Most cultures celebrate the advent of “God” being manifest in the world. In the Western culture, it is virtually impossible to escape the commercialized expression of Christmas. Probably, the number of people who celebrate a secularized Christmas out-number those who celebrate Christmas as a sacrament. Paul Tillich believed a sacrament was an outer expression of an inward Grace.
During a recent conversation with a theologian, he commented on the dynamic tension between psychology and Faith. Probably, I would think they share more in common than he would but for the purposes of this brief comment, the differences are not so important.
Many who know me, already know that I have some formal training in the Christian tradition, so please forgive me if it seems the Christian tradition is more prevalent in my comments. I don’t mean to “dis” other faith traditions – it’s just easier and more familiar for me to speak in my “first language”, the Christian idiom. Other traditions, whether they be tied to a faith-tradition or other-cultural tradition also have expressions of the Divine being expressed in the material world.
For those readers with an antipathy towards Christianity, try to imagine my references as an allegory like an impressionist painting.
Consider the medieval arcane practice of Alchemy; the over-arching idea was to transform a “lower” substance to a “higher” substance – the “philosopher’s stone” of Harry Potter fame. The transformation was thought to be brought about by strange, often tortuous procedures of heating, cooling, pulverizing or combining with other substances. We find a similar motif in Shakespeare’s “The Tempest”; Ariel is the spirit (a higher substance) liberated from the tree (lower substance) in which he’d been imprisoned. In Alchemy, the lower, base substance is often called Prima Materia. In the practice of psychotherapy, the patient comes with a “presenting problem” which is the Prima Materia – it is the beginning base element which we hope to transform to something better and higher.
In the Christian narrative, God is expressed in human form. (Remember… ALLEGORY) The angel Gabriel tells Mary, a virgin,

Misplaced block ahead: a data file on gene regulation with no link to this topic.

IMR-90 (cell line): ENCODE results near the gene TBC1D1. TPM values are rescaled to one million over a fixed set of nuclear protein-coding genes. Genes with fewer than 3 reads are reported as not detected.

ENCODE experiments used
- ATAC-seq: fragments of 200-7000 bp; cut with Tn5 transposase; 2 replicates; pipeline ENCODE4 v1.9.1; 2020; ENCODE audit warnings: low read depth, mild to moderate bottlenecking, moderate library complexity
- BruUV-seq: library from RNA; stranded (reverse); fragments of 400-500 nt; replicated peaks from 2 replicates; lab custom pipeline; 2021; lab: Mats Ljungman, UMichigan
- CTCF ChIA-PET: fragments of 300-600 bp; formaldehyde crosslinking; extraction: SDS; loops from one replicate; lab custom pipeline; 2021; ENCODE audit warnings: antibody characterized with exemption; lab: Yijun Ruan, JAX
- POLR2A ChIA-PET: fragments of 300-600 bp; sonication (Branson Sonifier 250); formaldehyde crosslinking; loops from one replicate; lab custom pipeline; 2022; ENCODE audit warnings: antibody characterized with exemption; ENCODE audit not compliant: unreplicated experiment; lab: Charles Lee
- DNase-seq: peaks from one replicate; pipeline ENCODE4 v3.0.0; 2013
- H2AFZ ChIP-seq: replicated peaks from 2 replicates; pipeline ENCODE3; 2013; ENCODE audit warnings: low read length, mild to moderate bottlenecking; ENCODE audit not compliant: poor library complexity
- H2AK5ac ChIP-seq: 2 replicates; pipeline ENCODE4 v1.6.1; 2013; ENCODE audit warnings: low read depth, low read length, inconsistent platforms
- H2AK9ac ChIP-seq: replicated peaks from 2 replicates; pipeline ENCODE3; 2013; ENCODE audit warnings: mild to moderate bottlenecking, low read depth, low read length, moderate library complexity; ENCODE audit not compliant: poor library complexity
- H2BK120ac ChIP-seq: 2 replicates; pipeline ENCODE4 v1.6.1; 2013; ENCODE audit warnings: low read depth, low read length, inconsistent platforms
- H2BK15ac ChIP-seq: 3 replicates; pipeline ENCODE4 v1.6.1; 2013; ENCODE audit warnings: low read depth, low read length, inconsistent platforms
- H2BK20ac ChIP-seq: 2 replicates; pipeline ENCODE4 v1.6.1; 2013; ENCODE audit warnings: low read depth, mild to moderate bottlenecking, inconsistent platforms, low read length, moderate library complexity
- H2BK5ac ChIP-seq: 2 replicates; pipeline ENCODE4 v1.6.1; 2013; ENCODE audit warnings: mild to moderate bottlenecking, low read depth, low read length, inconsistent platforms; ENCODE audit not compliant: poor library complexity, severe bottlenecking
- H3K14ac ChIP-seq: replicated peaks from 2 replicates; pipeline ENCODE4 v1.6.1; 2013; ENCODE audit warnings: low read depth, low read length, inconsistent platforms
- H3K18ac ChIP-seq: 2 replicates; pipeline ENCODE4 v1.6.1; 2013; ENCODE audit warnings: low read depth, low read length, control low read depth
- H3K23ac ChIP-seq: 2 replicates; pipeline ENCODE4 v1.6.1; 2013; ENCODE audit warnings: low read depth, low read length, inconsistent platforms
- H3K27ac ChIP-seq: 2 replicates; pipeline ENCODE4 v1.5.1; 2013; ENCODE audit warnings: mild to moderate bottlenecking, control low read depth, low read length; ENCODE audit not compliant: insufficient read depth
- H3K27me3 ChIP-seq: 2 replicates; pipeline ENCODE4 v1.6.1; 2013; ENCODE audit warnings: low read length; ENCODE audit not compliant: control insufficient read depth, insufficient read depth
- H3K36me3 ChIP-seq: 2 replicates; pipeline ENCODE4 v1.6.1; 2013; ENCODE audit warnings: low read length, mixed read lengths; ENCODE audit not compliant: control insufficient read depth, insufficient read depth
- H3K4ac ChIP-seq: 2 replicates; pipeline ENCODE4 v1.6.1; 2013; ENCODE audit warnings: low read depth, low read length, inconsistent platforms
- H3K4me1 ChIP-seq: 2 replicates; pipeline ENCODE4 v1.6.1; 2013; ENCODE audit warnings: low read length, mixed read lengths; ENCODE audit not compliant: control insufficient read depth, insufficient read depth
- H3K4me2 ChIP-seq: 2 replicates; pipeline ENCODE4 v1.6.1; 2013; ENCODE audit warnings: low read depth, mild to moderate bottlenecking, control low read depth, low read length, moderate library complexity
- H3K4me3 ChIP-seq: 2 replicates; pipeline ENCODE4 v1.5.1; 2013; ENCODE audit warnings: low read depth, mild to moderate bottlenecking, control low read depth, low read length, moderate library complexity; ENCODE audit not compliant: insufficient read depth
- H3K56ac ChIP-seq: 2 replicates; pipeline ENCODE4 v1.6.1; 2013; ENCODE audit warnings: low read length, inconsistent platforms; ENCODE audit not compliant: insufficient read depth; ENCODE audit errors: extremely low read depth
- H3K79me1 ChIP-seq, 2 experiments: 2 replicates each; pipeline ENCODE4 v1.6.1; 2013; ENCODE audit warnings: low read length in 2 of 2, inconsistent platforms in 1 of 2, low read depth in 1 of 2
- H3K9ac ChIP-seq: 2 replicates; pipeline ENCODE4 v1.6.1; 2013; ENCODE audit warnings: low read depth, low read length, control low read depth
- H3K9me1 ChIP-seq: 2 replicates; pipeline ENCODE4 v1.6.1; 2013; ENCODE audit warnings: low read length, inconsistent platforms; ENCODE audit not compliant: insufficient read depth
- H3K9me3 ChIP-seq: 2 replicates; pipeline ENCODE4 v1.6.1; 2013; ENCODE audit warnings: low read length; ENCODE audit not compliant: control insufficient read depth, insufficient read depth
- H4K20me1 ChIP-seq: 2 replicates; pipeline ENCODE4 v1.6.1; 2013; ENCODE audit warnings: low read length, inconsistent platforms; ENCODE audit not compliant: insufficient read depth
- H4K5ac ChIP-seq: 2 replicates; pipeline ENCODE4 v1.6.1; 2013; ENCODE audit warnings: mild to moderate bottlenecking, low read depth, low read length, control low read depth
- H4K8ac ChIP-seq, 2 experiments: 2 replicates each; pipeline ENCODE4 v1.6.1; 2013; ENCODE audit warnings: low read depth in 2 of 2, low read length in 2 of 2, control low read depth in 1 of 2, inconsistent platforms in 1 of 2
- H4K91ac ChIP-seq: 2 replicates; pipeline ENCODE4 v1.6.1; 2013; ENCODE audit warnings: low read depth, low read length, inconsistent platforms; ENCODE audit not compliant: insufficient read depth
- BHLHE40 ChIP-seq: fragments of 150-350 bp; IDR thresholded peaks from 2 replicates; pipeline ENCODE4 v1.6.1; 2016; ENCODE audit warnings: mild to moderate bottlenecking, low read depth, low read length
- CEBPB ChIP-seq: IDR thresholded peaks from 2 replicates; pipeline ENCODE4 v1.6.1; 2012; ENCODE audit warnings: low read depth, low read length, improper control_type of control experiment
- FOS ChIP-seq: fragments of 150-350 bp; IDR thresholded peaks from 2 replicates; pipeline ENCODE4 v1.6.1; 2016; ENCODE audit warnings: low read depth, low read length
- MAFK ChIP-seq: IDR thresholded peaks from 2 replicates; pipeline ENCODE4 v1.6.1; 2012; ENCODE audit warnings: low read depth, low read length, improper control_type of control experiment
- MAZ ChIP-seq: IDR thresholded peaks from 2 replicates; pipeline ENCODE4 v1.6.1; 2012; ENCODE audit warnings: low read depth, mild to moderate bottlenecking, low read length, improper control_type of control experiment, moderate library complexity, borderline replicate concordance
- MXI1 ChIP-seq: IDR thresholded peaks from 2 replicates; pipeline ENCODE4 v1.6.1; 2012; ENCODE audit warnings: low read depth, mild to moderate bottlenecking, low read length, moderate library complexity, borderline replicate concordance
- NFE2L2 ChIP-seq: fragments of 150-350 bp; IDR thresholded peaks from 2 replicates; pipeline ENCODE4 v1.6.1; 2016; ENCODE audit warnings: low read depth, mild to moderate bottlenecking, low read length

“Do not be afraid, Mary; you have found favor with God. You will conceive and give birth to a son, and you are to call him Jesus. He will be great and will be called the Son of the Most High."
Here, we find another example of the Divine (higher substance) being expressed in a human womb (lower substance). I don’t think it is just an interesting coincidence that “mother” and “matter” come from the same root, in Latin, Mater and Sanskrit, Mata.
Later, as Mary is ready to deliver the child, we read:
"While they were there, the time came for the baby to be born, and she gave birth to her firstborn, a son. She wrapped him in cloths and placed him in a manger, because there was no guest room available for them. And there were shepherds living out in the fields nearby, keeping watch over their flocks at night. An angel of the Lord appeared to them, and the glory of the Lord shone around them, and they were terrified. But the angel said to them, “Do not be afraid. I bring you good news that will cause great joy for all the people. Today in the town of David a Savior has been born to you; he is the Messiah, the Lord. This will be a sign to you: You will find a baby wrapped in cloths and lying in a manger.”
Do you see the leitmotif? The Sublime presented in very crude surroundings.
Many times through Christian writings we find God’s will expressed through less than revered forms; from the mouth of an ass, from a bush and others. We are told that God uses the foolish to confound the wise. We are told of a "building block that was rejected" and how it becomes the cornerstone of a new epoch.
I point to these to set the stage for my “Christmas” message – that it is within YOU that the Divine is expressed, not in those who outwardly appear spiritual. Eckhart tells us that God is found in our weakness. It is when we are most broken that we find the Divine is with us and around us, in fact, IN US.
Are you feeling rejected or demoralized? We all, I am sure, have our psychological low place, our emotional manger; that is the more likely place we will find the cornerstone of our Spiritual emergence.
Forget material riches – forget what you think you know. Be honest about where you are the most broken… and then, get ready for Christmas!